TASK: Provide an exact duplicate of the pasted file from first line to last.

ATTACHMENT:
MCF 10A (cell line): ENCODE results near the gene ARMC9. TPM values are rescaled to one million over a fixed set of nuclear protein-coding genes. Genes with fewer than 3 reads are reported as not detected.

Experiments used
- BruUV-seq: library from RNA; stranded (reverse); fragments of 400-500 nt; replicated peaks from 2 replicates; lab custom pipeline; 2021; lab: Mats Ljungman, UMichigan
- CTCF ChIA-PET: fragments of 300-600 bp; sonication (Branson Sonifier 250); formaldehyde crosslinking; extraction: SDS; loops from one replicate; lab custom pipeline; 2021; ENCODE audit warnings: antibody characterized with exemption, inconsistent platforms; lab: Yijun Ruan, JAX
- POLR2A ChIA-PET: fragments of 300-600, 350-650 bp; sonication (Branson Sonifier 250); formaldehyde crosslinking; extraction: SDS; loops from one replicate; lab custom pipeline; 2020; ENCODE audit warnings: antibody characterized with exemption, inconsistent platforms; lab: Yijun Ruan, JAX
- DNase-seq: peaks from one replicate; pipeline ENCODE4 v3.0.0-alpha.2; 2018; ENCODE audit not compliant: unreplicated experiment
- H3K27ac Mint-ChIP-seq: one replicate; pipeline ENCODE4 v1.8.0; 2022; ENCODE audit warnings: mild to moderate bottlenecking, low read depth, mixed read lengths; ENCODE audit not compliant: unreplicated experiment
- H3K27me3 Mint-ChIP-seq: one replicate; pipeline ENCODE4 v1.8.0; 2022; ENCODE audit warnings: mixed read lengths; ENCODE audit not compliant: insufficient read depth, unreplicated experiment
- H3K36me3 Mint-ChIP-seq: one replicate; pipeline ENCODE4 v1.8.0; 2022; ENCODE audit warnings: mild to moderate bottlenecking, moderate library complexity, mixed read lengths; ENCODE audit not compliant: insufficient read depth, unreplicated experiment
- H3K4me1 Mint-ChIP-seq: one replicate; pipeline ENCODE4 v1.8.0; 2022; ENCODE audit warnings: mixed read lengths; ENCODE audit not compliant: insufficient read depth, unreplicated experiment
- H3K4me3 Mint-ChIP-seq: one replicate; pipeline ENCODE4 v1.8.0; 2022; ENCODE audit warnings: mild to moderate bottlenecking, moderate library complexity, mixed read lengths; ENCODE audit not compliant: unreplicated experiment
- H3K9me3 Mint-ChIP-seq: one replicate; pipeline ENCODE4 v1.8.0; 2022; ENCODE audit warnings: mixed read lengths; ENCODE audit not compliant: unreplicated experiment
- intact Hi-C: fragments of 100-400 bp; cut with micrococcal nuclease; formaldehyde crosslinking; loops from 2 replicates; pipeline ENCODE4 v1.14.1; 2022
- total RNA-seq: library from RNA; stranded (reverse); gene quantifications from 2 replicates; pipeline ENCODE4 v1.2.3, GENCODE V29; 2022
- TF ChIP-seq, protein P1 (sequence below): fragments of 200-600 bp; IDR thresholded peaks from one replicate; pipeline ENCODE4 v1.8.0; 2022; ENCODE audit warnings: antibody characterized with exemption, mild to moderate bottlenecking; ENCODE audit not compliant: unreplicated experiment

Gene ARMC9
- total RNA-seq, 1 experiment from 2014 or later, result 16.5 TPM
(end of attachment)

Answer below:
MCF 10A (cell line): ENCODE results near the gene ARMC9. TPM values are rescaled to one million over a fixed set of nuclear protein-coding genes. Genes with fewer than 3 reads are reported as not detected.

Experiments used
- BruUV-seq: library from RNA; stranded (reverse); fragments of 400-500 nt; replicated peaks from 2 replicates; lab custom pipeline; 2021; lab: Mats Ljungman, UMichigan
- CTCF ChIA-PET: fragments of 300-600 bp; sonication (Branson Sonifier 250); formaldehyde crosslinking; extraction: SDS; loops from one replicate; lab custom pipeline; 2021; ENCODE audit warnings: antibody characterized with exemption, inconsistent platforms; lab: Yijun Ruan, JAX
- POLR2A ChIA-PET: fragments of 300-600, 350-650 bp; sonication (Branson Sonifier 250); formaldehyde crosslinking; extraction: SDS; loops from one replicate; lab custom pipeline; 2020; ENCODE audit warnings: antibody characterized with exemption, inconsistent platforms; lab: Yijun Ruan, JAX
- DNase-seq: peaks from one replicate; pipeline ENCODE4 v3.0.0-alpha.2; 2018; ENCODE audit not compliant: unreplicated experiment
- H3K27ac Mint-ChIP-seq: one replicate; pipeline ENCODE4 v1.8.0; 2022; ENCODE audit warnings: mild to moderate bottlenecking, low read depth, mixed read lengths; ENCODE audit not compliant: unreplicated experiment
- H3K27me3 Mint-ChIP-seq: one replicate; pipeline ENCODE4 v1.8.0; 2022; ENCODE audit warnings: mixed read lengths; ENCODE audit not compliant: insufficient read depth, unreplicated experiment
- H3K36me3 Mint-ChIP-seq: one replicate; pipeline ENCODE4 v1.8.0; 2022; ENCODE audit warnings: mild to moderate bottlenecking, moderate library complexity, mixed read lengths; ENCODE audit not compliant: insufficient read depth, unreplicated experiment
- H3K4me1 Mint-ChIP-seq: one replicate; pipeline ENCODE4 v1.8.0; 2022; ENCODE audit warnings: mixed read lengths; ENCODE audit not compliant: insufficient read depth, unreplicated experiment
- H3K4me3 Mint-ChIP-seq: one replicate; pipeline ENCODE4 v1.8.0; 2022; ENCODE audit warnings: mild to moderate bottlenecking, moderate library complexity, mixed read lengths; ENCODE audit not compliant: unreplicated experiment
- H3K9me3 Mint-ChIP-seq: one replicate; pipeline ENCODE4 v1.8.0; 2022; ENCODE audit warnings: mixed read lengths; ENCODE audit not compliant: unreplicated experiment
- intact Hi-C: fragments of 100-400 bp; cut with micrococcal nuclease; formaldehyde crosslinking; loops from 2 replicates; pipeline ENCODE4 v1.14.1; 2022
- total RNA-seq: library from RNA; stranded (reverse); gene quantifications from 2 replicates; pipeline ENCODE4 v1.2.3, GENCODE V29; 2022
- TF ChIP-seq, protein P1 (sequence below): fragments of 200-600 bp; IDR thresholded peaks from one replicate; pipeline ENCODE4 v1.8.0; 2022; ENCODE audit warnings: antibody characterized with exemption, mild to moderate bottlenecking; ENCODE audit not compliant: unreplicated experiment

Gene ARMC9
- total RNA-seq, 1 experiment from 2014 or later, result 16.5 TPM